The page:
Finally, let us get back to text adventure and institutionalised burglary with Underworld: The Village produced by Orpheus. The approach is straightforward - you read a report of treasure being found in a sleepy village, drive out there and start get- ting as much of it as you can.
The game is in traditional format - you will win if you get 20 items. You will run into puzzles quickly and will find deep holes, mine shafts and fading batteries within a few moves.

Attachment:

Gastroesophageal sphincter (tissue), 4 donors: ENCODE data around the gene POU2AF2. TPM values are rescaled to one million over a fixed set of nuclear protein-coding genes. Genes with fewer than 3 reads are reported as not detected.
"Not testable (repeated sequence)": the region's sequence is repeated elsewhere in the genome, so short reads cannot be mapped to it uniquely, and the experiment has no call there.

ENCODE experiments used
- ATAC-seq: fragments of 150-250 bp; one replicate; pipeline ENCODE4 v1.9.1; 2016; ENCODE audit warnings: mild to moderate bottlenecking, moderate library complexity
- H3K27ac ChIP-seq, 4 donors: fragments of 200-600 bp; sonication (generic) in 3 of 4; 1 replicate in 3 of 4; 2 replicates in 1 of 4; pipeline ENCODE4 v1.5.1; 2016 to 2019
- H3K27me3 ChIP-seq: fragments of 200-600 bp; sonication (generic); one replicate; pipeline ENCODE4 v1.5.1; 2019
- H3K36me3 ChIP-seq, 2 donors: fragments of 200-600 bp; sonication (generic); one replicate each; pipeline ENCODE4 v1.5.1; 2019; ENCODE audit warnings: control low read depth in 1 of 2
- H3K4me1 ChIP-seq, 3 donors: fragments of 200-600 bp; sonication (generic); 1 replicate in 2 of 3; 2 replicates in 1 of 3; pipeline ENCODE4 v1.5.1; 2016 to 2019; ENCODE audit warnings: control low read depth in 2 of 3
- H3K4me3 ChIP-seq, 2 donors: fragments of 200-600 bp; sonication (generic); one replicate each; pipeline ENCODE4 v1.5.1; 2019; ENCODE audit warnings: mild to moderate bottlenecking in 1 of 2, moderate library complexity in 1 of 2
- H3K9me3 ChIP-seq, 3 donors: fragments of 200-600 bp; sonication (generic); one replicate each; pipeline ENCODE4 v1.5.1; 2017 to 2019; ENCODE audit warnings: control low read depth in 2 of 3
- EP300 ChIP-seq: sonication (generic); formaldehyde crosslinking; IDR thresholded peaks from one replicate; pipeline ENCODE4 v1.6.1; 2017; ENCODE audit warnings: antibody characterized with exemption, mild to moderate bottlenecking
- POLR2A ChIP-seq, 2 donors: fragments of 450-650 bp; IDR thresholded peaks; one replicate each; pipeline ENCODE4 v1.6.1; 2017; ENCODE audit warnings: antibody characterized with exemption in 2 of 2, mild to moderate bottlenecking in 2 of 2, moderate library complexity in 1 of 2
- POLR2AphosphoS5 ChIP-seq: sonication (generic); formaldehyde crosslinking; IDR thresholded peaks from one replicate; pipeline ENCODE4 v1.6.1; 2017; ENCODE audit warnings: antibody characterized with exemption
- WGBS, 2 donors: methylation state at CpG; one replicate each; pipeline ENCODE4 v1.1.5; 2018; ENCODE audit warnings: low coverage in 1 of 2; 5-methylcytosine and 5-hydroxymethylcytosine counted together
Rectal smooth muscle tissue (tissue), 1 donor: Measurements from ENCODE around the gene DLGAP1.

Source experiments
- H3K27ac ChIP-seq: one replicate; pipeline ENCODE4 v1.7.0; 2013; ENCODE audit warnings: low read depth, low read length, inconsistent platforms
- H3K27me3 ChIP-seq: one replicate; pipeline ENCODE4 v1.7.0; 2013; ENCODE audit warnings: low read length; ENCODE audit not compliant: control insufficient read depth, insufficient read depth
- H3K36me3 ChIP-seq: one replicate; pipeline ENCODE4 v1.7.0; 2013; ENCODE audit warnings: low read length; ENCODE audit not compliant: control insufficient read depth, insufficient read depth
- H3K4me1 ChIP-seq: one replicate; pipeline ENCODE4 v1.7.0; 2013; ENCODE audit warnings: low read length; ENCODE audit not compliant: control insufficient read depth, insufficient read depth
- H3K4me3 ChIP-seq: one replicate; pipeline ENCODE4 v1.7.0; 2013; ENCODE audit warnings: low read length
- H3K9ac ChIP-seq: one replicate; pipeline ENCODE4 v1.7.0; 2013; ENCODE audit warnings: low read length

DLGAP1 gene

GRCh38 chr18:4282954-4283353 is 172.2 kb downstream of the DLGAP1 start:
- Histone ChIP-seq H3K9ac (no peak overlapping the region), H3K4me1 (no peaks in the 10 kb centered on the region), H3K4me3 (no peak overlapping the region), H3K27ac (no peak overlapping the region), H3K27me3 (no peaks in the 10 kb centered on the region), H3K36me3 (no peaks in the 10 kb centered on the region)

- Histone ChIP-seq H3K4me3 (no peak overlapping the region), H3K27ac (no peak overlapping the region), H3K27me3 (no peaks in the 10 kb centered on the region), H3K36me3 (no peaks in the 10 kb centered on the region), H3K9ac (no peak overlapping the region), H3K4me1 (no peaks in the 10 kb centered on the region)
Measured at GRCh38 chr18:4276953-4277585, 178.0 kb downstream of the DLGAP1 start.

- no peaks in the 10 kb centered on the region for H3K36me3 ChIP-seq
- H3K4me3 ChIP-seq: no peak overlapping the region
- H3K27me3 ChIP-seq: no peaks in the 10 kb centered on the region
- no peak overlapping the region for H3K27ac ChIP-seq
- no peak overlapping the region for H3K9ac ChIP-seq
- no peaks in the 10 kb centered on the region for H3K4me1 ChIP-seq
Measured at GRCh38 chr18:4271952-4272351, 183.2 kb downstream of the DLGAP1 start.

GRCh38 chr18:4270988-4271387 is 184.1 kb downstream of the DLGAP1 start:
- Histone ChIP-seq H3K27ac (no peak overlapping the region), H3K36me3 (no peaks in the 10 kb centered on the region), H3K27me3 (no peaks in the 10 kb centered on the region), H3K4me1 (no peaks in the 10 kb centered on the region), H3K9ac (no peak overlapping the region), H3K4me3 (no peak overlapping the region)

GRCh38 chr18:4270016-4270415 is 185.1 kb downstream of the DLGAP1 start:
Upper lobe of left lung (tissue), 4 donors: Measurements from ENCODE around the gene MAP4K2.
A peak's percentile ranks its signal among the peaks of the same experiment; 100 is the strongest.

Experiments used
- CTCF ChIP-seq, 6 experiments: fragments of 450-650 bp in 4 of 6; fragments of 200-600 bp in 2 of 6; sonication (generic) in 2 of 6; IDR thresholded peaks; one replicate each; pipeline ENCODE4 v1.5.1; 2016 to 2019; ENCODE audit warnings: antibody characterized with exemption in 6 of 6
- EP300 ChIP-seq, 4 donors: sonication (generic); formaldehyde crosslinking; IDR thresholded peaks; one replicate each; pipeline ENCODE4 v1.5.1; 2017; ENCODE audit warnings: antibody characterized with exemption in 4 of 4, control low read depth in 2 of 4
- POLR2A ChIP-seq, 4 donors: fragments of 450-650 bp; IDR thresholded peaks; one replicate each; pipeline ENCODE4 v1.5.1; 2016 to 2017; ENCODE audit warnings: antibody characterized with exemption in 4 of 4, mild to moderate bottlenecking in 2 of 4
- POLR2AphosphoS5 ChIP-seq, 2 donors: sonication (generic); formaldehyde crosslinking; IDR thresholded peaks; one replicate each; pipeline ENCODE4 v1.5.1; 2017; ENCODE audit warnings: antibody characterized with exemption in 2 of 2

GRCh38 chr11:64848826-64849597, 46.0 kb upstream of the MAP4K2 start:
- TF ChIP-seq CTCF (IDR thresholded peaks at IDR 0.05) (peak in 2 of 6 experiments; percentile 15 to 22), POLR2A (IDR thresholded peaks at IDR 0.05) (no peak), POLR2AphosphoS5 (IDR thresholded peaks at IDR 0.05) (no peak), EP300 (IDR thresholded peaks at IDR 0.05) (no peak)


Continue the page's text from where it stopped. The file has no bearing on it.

The screen presentation is dull - black and white - and the response from the interpreter to valid 'Exam' queries is too limited. 'Can you be more specific?' flashed up far too often for my liking, and I would have appreciated more versatility to enliven my explorations. The writers have not really used the Quill to its full potential and I found that Underworld compared poorly with Confidential. It is not a bad game but neither is it desperately addictive or compelling.